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the most intense point during sexual excitement, characterized by extremely pleasurable sensations and in the male accompanied by ejaculation of semen



the climax of sexual excitement, experienced toward the end of coitus or of surrogate forms of sexual activity, for example, masturbation and nocturnal emission. The biological role of orgasm, which is an unconditioned reflex, is to reinforce the entire sex act. Orgasm is not required in females for fertilization, and it is not experienced by females of most animal species, with some mammals being the exception. The mechanism of orgasm is complex, involving the physiologically coordinated participation of cortical, subcortical, and cerebrospinal nervous structures.

In healthy men coitus always culminates in orgasm. The majority of healthy, normal women, on the other hand, usually do not experience complete sexual arousal and orgasm until several months to several years after the initiation of a regular sex life. Subsequently, orgasm does not occur in women with every sex act; by convention, it is considered “normal” when sexual intercourse is accompanied by orgasm at least half the time. A large proportion of women—according to some data, up to 41 percent—never experience orgasm; many of them suffer from acquired anorgasmia, which can be corrected, while others may be conditionally characterized as “constitutionally frigid,” although they know all the joys of motherhood and consider their marriages happy.

Attempting to “cure” every case of anorgasmia is as unpromising as attempting to change the temperament of a human being as long as such a “cure” ignores the biological aspects of female sexuality and the differences between individuals.


Vasil’chenko, G. S. “Orgazm.” In Patogeneticheskie mekhanizmy impotentsii. Moscow, 1956. Pages 47–51.
Imielinski, K. Psikhogigiena polovoi zhizni. Moscow, 1972. (Translated from Polish.)
Sviadoshch, A. M. Zhenskaia seksopatologiia. Moscow, 1974.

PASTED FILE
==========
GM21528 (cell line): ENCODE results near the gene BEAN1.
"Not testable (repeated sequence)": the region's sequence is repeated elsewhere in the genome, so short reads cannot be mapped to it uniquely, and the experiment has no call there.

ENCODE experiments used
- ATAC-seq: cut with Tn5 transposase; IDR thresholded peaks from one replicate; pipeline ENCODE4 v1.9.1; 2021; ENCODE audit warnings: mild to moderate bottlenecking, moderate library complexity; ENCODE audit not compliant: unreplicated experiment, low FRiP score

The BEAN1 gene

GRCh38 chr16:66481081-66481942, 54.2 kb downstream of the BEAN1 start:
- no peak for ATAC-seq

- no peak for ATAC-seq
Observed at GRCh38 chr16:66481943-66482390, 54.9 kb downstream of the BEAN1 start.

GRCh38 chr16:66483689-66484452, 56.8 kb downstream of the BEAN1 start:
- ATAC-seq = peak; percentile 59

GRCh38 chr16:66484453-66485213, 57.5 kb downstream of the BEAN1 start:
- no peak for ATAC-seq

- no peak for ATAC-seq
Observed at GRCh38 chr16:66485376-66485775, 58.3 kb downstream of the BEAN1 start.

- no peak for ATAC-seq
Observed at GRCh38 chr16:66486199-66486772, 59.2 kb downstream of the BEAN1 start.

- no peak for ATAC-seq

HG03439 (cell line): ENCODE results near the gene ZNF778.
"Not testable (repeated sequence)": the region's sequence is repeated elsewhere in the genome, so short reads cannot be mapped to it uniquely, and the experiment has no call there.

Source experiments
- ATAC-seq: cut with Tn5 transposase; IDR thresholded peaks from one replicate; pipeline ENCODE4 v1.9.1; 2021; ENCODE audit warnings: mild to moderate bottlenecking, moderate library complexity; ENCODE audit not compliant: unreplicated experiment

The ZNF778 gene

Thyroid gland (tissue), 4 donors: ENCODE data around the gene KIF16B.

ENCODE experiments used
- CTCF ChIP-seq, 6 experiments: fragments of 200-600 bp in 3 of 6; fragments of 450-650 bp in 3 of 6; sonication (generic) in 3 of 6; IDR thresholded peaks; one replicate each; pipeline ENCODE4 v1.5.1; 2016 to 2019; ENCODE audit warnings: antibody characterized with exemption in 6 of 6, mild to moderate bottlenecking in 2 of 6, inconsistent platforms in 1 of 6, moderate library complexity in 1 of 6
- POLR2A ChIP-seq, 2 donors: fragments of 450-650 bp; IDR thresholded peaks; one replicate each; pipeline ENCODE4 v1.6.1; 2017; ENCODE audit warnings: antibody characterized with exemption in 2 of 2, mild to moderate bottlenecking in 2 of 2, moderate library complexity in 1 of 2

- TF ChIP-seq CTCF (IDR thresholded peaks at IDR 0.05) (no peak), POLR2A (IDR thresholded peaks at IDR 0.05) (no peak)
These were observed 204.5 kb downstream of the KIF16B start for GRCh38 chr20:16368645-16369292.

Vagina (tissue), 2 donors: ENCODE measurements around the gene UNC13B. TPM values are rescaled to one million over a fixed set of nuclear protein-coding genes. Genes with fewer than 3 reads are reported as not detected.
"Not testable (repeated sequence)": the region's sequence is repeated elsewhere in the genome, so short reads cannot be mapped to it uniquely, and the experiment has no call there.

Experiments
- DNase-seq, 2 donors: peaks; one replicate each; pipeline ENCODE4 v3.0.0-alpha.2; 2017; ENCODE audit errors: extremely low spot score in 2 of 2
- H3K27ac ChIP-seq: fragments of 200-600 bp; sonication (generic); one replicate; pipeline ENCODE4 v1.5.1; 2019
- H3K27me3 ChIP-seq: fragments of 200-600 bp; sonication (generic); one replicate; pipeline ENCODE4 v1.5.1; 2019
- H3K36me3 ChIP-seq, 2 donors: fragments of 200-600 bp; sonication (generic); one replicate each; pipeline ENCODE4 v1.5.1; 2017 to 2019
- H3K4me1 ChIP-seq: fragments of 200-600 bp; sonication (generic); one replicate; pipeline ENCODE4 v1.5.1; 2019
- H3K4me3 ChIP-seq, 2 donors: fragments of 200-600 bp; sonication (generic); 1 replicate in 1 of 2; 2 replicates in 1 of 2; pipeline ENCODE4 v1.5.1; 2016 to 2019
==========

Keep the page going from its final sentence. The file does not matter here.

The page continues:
Malewska, H. Kulturowe i psychospoleczne determinanty zycia seksualnego. Warsaw, 1967.
Gebhard, P., J. Raboch, and H. Giese. The Sexuality of Women. London, 1970.



The intense, diffuse, and subjectively pleasurable sensation experienced during sexual intercourse or genital manipulation, culminating in the male with seminal ejaculation and in the female with uterine contractions, warm suffusion, and pelvic throbbing sensations.
References in periodicals archive ?
A lot of women need time to recover after a powerful orgasm and enjoy the afterglow.
The conclusions from the Hite report on the prevalence on missionary style sex, the lack of attention to clitoral stimulation, the emphasis on vaginal rather than clitoral orgasm, seem dated to the 1960s and 1970s rather than universal.
org -- the web's leading site for honest, informed discussion about pleasure and human sexuality -- International Female Orgasm Day is a chance to have a little fun while talking about a serious topic.
251 French women between the ages of 18 to 67 were chosen for the study among which 176 had regular orgasms during sex and 75 women had difficulty climaxing with their partners.
The study also revealed that the most common reason for faking an orgasm was altruism and women said that they did not want to hurt their sexual partner's feelings.
It would appear after a dip in orgasm rates, with just 22% of women between 50 and 64 enjoying the Big O, women's sex life takes a turn for the better after that with 46% of the over 65 enjoying regular orgasms.
An orgasm occurs when you get so aroused that strong pleasure feelings are sent to the brain.
The EROS Technique(c) is a new methodology for lovemaking that enables any man to give his woman multiple orgasms.
They tend to concentrate on clitoral orgasms and people who claim to be experts say that is the only way women can ever achieve orgasm.
I would love to experience more intense orgasms and my boyfriend is always keen to experiment.
emeritus) explain how and why orgasms happen, why they fail, and what brain and body events occur at the moment of orgasm.
Anthropologist Margaret Mead found that the majority of women in cultures in which the female orgasm was supported and considered appropriate were orgasmic; in cultures that viewed female orgasm as inappropriate, most women didn't have orgasms.